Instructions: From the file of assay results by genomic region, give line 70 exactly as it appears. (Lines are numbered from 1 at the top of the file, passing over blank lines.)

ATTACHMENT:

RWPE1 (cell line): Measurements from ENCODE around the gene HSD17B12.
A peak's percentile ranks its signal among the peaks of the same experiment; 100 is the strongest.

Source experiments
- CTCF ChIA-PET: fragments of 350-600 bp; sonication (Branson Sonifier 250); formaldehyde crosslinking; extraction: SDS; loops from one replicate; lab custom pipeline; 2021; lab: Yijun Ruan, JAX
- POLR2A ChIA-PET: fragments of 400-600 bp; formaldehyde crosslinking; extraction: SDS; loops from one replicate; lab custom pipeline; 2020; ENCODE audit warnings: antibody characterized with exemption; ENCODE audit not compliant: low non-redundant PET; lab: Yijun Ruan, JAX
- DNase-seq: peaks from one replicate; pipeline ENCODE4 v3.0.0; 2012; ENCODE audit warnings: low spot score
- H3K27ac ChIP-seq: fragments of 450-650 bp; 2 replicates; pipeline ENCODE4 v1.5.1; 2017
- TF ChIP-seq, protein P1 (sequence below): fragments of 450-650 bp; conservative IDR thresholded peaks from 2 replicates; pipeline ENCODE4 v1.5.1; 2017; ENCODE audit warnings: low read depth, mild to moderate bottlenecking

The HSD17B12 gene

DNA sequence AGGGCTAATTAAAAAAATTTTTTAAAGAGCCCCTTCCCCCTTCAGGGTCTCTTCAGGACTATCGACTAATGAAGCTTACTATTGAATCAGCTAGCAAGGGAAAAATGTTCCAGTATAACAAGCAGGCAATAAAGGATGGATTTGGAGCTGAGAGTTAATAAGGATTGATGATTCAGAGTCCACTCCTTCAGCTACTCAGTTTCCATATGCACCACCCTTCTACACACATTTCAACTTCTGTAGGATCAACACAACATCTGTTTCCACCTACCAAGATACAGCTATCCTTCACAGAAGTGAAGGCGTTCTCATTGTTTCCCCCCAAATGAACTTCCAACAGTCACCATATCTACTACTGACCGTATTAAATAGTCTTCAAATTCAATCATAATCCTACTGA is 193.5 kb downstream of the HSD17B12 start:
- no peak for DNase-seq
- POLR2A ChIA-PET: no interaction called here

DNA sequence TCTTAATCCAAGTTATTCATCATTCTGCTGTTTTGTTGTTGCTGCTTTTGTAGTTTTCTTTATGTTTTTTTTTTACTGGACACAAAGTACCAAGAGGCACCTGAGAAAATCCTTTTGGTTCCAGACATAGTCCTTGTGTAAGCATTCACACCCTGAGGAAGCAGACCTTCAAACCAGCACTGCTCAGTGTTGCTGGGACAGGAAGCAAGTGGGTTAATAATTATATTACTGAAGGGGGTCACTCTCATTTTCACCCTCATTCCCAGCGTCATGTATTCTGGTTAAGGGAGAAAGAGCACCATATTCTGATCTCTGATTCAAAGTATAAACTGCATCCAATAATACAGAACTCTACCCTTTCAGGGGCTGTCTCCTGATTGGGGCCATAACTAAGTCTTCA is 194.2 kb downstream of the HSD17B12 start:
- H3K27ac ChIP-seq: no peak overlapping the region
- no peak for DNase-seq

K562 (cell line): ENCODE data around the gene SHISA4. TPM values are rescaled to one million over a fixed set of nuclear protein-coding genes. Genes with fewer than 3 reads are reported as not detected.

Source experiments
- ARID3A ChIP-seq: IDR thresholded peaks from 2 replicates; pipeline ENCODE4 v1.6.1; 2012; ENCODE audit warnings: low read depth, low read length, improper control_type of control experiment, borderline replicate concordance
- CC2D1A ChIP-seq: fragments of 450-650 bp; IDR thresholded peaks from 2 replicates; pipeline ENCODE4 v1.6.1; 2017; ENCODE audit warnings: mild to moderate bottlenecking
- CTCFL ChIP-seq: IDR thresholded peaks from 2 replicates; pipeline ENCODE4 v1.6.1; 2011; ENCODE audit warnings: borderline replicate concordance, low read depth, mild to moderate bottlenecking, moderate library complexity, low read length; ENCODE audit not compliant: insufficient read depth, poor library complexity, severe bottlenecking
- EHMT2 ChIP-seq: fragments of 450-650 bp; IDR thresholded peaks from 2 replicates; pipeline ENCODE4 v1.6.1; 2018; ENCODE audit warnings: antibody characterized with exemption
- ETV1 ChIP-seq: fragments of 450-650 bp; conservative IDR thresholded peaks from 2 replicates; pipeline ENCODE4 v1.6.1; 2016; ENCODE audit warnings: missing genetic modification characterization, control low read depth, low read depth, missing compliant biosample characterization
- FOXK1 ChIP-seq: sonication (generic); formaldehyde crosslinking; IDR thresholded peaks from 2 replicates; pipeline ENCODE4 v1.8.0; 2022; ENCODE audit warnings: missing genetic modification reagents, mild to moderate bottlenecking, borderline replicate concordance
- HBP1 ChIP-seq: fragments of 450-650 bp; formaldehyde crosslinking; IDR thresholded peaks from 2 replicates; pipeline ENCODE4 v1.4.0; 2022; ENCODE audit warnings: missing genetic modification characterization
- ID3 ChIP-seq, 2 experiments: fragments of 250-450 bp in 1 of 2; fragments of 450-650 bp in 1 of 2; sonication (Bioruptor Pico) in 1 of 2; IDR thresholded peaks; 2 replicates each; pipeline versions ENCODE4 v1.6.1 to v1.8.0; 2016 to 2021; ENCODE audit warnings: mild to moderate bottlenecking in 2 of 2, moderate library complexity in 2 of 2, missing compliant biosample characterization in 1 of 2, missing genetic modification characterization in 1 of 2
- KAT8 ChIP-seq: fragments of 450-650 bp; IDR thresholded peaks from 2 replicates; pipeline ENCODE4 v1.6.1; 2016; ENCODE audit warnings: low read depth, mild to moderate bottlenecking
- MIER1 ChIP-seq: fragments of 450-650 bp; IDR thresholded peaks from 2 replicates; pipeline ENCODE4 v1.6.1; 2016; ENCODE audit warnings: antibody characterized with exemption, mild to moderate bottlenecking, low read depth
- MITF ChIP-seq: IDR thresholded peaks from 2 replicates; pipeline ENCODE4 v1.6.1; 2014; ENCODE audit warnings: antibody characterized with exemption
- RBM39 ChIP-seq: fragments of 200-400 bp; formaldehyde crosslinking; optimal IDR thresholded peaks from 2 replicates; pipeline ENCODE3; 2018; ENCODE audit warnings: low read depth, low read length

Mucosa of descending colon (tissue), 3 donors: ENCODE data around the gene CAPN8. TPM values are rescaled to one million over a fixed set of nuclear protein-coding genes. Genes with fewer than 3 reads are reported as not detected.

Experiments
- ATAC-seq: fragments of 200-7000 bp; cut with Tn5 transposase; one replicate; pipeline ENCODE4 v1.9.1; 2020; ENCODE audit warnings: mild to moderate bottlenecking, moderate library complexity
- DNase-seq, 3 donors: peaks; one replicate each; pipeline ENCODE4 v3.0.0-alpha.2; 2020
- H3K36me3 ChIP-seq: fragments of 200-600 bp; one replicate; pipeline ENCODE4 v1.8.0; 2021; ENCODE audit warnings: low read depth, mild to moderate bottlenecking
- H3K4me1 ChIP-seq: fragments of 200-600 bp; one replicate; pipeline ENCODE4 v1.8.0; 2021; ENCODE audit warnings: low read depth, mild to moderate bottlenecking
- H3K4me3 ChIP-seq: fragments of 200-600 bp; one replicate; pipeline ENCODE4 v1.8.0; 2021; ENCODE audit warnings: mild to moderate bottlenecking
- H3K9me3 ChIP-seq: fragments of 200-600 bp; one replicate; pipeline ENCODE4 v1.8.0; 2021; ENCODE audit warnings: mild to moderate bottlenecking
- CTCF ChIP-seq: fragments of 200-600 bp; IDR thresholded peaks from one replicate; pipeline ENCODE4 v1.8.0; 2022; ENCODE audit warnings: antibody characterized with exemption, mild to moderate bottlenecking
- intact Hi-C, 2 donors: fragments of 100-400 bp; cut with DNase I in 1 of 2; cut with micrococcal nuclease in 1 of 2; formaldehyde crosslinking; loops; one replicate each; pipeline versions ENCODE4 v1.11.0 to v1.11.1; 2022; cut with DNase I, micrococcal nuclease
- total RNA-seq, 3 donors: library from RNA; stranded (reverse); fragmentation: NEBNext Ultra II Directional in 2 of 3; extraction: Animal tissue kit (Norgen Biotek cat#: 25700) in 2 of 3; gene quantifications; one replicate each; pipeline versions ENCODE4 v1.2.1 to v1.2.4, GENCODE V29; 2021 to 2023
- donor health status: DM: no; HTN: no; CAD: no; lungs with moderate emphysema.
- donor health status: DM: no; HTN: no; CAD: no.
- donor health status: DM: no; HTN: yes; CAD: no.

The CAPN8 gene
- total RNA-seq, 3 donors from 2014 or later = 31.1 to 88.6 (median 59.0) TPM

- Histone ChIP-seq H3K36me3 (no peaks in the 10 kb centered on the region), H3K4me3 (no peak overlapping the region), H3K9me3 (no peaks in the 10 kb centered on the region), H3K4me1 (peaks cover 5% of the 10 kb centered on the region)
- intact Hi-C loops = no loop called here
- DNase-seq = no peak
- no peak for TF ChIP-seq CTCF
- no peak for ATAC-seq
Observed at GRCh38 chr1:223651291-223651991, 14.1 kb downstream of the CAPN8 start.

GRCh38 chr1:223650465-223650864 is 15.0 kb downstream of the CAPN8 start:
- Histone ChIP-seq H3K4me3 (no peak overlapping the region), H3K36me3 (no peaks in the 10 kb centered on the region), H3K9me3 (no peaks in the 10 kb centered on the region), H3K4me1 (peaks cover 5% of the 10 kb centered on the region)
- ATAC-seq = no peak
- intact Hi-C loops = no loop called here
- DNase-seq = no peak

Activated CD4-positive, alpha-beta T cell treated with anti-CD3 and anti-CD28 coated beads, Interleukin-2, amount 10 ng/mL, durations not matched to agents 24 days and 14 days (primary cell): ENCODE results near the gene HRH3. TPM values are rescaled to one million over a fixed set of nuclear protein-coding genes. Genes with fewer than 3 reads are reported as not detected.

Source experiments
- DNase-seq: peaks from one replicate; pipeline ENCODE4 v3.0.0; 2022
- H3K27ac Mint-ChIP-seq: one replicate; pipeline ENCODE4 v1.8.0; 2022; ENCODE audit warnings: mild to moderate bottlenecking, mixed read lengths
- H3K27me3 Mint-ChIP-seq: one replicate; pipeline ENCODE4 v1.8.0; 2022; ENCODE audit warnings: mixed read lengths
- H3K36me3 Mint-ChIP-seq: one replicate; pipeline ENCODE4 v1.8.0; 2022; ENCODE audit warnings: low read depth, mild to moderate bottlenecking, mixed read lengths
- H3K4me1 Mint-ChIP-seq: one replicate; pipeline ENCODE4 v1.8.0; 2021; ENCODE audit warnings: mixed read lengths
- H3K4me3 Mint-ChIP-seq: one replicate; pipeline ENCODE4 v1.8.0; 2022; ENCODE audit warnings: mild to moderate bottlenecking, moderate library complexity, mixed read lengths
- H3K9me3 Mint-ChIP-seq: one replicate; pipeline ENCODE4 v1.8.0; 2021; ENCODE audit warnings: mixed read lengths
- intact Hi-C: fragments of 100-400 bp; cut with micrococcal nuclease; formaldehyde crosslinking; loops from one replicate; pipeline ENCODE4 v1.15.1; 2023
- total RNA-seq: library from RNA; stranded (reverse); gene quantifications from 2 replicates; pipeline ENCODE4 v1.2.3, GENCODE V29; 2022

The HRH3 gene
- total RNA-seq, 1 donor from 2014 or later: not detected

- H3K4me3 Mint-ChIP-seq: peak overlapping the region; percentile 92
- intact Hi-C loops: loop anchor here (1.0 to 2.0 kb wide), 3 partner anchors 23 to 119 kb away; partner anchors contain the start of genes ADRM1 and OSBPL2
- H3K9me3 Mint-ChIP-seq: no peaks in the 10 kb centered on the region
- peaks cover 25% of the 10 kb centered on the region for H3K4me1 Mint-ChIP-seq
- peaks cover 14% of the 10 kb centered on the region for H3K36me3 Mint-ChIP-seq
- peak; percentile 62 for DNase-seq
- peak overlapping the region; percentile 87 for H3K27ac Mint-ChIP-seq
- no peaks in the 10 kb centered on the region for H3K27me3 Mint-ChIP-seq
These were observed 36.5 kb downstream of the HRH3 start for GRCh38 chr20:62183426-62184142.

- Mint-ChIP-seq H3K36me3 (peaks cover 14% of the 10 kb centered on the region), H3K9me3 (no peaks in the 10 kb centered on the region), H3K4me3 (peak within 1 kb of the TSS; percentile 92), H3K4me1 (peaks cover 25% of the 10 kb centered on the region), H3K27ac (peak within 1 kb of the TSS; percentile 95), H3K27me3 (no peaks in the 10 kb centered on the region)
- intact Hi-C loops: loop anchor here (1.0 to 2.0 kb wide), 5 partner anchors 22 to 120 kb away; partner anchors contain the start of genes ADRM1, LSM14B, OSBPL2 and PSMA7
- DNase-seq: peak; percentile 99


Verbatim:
- H3K4me3 Mint-ChIP-seq: peak overlapping the region; percentile 92